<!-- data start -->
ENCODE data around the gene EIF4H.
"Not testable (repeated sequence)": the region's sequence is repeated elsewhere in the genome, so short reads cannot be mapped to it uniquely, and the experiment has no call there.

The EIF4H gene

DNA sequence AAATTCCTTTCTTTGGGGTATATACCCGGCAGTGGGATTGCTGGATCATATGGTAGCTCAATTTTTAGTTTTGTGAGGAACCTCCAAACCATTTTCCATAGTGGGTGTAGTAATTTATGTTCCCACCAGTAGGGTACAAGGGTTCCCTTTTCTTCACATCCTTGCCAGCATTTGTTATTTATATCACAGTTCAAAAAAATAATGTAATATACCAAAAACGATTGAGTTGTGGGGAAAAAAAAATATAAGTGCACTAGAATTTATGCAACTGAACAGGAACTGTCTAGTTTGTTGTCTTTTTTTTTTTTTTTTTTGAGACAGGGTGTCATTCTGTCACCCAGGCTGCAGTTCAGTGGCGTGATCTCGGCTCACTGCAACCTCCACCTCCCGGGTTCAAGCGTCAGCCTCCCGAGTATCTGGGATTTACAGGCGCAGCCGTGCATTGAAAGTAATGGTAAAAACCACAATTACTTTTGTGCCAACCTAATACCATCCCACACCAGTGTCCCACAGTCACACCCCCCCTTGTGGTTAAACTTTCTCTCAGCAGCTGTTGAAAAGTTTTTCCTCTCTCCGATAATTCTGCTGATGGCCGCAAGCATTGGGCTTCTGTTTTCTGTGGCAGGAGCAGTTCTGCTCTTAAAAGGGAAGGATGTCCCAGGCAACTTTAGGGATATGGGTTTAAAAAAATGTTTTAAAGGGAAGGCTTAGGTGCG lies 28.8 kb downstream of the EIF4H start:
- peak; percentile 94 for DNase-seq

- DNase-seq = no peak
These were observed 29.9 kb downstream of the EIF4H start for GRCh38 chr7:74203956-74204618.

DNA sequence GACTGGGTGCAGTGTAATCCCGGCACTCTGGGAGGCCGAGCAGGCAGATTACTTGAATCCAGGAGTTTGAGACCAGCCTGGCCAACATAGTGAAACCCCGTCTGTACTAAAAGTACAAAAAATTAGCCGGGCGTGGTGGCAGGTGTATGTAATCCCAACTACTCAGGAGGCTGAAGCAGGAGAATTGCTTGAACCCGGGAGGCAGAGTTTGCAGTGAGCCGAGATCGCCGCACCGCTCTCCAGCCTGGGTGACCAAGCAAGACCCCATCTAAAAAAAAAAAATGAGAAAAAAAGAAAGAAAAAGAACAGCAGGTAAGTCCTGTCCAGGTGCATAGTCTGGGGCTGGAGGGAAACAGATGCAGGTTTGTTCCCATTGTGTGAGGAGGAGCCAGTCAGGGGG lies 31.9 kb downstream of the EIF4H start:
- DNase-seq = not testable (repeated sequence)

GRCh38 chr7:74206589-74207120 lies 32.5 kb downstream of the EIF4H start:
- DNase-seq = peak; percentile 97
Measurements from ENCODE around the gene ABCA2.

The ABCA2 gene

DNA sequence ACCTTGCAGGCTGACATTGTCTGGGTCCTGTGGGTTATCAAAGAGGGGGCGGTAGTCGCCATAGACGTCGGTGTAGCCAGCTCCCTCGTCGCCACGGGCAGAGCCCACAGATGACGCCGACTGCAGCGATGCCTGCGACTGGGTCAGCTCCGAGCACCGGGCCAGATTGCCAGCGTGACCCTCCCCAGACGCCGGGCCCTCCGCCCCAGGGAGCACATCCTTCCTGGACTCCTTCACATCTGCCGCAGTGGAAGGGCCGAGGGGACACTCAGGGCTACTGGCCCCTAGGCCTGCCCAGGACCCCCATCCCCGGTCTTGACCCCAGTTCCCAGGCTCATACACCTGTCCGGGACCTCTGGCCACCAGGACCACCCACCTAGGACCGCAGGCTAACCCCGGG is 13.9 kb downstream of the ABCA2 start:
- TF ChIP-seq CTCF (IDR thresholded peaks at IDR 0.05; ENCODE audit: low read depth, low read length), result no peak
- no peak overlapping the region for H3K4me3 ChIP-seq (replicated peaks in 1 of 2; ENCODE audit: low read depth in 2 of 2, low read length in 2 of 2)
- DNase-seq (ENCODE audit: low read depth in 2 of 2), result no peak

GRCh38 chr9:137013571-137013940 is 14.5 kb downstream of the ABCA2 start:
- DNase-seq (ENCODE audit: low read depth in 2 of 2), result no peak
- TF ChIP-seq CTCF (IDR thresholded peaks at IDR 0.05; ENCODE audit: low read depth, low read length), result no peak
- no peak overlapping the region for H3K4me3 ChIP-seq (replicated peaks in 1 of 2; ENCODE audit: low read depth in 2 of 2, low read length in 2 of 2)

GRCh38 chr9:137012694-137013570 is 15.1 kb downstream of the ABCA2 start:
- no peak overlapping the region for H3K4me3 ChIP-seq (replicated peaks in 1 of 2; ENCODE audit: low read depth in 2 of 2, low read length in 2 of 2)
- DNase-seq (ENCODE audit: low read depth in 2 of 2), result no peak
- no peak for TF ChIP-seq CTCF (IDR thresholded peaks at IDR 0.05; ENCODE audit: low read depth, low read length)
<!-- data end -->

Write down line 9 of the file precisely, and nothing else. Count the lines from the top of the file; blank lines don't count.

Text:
- DNase-seq = not testable (repeated sequence)